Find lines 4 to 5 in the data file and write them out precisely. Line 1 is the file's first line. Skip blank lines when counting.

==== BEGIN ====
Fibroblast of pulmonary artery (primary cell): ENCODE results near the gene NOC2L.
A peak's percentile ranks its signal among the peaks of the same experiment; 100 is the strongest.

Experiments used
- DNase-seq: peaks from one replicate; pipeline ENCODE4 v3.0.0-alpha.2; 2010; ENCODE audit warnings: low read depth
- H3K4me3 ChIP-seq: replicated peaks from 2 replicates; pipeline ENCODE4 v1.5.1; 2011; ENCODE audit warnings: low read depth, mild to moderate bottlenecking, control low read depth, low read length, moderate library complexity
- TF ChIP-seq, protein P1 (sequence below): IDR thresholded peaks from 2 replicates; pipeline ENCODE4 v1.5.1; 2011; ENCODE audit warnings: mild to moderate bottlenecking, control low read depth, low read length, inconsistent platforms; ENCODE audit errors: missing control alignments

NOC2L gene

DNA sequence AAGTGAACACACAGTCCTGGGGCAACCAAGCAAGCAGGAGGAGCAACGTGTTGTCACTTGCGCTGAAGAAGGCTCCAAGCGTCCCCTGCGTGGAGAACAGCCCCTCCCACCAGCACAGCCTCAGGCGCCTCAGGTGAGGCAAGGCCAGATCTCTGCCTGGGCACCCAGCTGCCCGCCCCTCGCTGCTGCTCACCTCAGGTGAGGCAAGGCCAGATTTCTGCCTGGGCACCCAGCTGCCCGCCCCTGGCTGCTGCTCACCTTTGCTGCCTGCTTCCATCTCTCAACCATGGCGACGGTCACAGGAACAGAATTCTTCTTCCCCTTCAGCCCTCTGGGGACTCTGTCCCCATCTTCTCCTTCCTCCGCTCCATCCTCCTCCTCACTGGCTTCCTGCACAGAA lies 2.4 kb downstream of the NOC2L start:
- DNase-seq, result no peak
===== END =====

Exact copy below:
- DNase-seq: peaks from one replicate; pipeline ENCODE4 v3.0.0-alpha.2; 2010; ENCODE audit warnings: low read depth
- H3K4me3 ChIP-seq: replicated peaks from 2 replicates; pipeline ENCODE4 v1.5.1; 2011; ENCODE audit warnings: low read depth, mild to moderate bottlenecking, control low read depth, low read length, moderate library complexity